Philip Ingram describes how oral history can be a mutually enriching experience
It started badly. On the video the two women looked uneasy in front of the camera. Their nervous glances as they waited for a prompt from the student with the microphone provoked sniggers from the class. Then the first woman spoke. "My name is Emma Thompson. I was born in 1900 . . ." The class went silent, perhaps out of fascinated respect for longevity or because they realised they were seeing history in the flesh. At that moment I knew I was on to something worthwhile.
This first interview was the start of a partnership between my school history department and the local day centre for the elderly. It is a partnership which promises significant mutual benefits. It started as an investigation into the local experience of the First World War but has broadened and deepened as students have used the day centre as a resource base for exploring local aspects of the history curriculum.
In an age of growing unspoken acceptance that the broad span of education can be encompassed on a computer monitor, it may seem obvious and banal to celebrate the importance of conversation. There is no doubt that any history student can access more accurate and high-quality information from technology than can ever be gained from hours of tedious interviews. But this misses the point - accessing people is more life-enriching and challenging than any software, no matter how virtual the reality.
In their relations with the elderly interviewees, students have been exposed to characters and experiences that have demanded personal and social skills of the highest order.
The decline of the extended family has broken the link between young and old, and many students experience the elderly only as morose television comedy characters. Oral history projects between schools and the elderly help break down the negative stereotype of age and disability.
My own students have handled the trauma of recalled bereavement from Spanish flu in 1919 and the potential embarrassment of describing courting rituals of the 1930s. They have used specialist equipment to communicate with interviewees whose speech and hearing are impaired, and have given up their time to accompany elderly people on day trips. Such experiences are invaluable.
The elderly also derive significant benefit from the interviews. The arrival of a group of students becomes an "event" on the calendar. Those being interviewed enjoy the experience and often draw in others to confirm their own memories. Conversations often continue long after the questions end.
The old people ask their own questions. They often show real curiosity about the life of the modern teenager and want to compare it with their own experiences. In this process the negative stereotype of the young as reckless and selfish is gradually called into question. "I thought they were very good. They listened. Normally young people are just into mischief."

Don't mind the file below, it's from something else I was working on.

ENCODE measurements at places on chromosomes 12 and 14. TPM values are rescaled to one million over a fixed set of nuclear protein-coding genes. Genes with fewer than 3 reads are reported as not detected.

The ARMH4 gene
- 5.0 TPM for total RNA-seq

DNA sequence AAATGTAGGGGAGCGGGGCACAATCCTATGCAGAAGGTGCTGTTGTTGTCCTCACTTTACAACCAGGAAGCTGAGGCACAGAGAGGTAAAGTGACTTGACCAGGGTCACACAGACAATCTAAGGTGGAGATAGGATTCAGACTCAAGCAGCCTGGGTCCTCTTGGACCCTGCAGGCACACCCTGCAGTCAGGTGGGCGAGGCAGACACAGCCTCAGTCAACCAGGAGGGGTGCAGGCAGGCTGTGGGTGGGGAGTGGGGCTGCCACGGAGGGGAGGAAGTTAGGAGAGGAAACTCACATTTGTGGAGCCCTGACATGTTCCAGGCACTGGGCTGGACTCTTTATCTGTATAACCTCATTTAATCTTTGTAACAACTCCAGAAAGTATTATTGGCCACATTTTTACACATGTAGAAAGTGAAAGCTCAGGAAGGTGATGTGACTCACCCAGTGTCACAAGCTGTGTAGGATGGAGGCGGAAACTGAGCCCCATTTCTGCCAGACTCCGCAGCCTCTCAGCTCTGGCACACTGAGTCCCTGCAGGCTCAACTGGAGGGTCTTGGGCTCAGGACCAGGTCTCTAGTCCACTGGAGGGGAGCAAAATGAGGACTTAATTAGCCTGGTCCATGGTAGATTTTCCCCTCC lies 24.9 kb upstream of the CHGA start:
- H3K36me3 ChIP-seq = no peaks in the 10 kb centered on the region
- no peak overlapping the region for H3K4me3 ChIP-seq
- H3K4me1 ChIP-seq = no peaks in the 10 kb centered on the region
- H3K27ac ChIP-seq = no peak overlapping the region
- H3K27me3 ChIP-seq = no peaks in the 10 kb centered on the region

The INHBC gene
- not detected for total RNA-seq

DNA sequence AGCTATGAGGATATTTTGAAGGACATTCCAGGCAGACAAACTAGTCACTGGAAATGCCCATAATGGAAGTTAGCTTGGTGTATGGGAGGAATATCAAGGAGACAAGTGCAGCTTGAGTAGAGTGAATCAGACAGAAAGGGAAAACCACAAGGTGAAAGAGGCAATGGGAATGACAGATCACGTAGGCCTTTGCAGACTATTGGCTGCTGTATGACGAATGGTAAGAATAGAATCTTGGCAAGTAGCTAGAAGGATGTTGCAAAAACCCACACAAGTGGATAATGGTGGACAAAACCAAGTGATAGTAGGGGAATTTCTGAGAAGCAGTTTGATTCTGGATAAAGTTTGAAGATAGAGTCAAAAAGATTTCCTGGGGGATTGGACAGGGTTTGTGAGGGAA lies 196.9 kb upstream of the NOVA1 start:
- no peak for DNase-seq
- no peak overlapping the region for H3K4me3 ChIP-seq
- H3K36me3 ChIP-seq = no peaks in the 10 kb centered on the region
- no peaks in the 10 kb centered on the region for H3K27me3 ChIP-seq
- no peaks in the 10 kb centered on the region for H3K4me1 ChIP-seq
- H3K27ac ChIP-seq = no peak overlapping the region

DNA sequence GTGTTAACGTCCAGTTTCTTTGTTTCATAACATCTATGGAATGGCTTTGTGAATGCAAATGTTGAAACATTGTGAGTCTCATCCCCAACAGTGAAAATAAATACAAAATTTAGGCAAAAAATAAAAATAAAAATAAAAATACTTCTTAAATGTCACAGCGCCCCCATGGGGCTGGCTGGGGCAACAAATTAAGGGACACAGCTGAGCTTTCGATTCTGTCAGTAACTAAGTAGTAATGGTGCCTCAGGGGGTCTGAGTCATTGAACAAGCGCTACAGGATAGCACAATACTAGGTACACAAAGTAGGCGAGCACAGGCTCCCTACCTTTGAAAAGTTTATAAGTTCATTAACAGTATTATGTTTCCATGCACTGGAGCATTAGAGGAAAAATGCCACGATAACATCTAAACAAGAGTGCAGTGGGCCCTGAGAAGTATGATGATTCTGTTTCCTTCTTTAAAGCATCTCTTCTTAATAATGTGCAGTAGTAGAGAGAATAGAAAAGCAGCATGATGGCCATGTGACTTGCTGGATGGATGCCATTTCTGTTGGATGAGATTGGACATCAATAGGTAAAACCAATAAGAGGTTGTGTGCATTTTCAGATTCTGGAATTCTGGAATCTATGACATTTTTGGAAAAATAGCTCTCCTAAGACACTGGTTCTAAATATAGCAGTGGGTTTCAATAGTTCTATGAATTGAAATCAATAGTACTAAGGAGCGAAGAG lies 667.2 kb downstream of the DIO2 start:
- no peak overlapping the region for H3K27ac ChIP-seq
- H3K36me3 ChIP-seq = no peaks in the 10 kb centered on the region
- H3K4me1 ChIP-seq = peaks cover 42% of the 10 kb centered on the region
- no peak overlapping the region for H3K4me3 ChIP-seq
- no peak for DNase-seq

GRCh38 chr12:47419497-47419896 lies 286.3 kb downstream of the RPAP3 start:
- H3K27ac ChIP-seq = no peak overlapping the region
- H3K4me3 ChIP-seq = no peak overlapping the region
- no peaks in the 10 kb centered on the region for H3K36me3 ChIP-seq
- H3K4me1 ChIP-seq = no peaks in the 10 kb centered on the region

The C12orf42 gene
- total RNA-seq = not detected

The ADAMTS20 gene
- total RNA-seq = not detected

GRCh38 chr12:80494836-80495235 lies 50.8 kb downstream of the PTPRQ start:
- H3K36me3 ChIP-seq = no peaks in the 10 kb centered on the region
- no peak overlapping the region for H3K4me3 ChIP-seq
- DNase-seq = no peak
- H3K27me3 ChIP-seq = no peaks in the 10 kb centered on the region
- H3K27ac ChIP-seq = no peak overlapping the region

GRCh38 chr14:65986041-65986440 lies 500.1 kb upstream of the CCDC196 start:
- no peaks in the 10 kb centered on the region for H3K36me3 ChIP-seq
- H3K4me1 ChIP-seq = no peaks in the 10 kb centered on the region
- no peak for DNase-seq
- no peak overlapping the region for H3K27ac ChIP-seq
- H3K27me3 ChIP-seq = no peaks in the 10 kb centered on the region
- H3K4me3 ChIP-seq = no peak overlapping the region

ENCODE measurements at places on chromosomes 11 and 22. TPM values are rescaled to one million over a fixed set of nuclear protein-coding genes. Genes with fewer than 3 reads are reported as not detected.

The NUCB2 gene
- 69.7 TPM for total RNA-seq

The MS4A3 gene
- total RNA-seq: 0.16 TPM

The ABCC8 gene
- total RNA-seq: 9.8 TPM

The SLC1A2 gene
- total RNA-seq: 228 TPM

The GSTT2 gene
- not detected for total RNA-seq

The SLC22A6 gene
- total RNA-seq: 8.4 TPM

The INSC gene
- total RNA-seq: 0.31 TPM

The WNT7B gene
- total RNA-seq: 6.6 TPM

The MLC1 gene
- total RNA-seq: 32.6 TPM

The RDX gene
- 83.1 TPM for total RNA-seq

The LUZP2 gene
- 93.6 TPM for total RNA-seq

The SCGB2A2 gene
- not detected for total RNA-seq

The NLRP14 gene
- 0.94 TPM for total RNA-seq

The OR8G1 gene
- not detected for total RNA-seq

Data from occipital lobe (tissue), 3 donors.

For Julia Wright, leader of the day centre, encouraging clients to remember their own past has a practical therapeutic value. Old age often brings loss of memory and increased dependence on others, which in turn leads to a damaging loss in personal identity and self-worth.
She counters this with personal history displays - photos of smiling men in demob suits or women in long-gone fashions under a heading "Frocks I Have Loved". She welcomes the students because their questions serve the same purpose. "We remind people who they are. We value what they say and reaffirm their individuality," she says.
The students gain more practical benefits. The interviews help develop historical skills. Students have learned to cope with flawed and selective memory. They have realised the importance of keeping their scepticism well-hidden. That my pupils noticed the mistake when a woman said she learned of the start of the First World War through a Churchill speech on the radio gave me some satisfaction. That none of them pointed the mistake out to her gave me great pride.
Student discernment and discretion was evident when they questioned tales of the Bishop Auckland soccer team of the 1950s. "Harry Sharrod, the goalkeeper, once built a snowman on his goal-line during a match. They were losing badly at half-time so they dammed a nearby beck and flooded the pitch."
"Is this possible, Sir?"
Above all, during these interviews a few students have glimpsed the intangible wonderment of the subject, which, if we're honest, can rarely be brought into the classroom. They have rediscovered experiences so old as to be literally endangered - the bombardment of Hartlepool in 1914 or a zeppelin shot down near Sunderland. They have uncovered details lost because of their very mundaneness - sawdust on the floor of Woolworth's and courting couples making daisy chains in nearby woods. They have heard of sounds that will never be heard again - Italian prisoners of war singing love-songs as they worked the fields near Durham, or the insect-buzz then dreadful silence of an incoming doodle-bug.
The teacher of history has a duty to pass experience down to young people first-hand. So leave the computer and textbook for a while and get your students talking to the elderly. It is easy to forget that memories of this dying century will not exist forever and if monuments are needed for a new millenium, it will cost nothing to build them in the minds of our students.
Dr Philip Ingram is head of history at Teesdale School, County Durham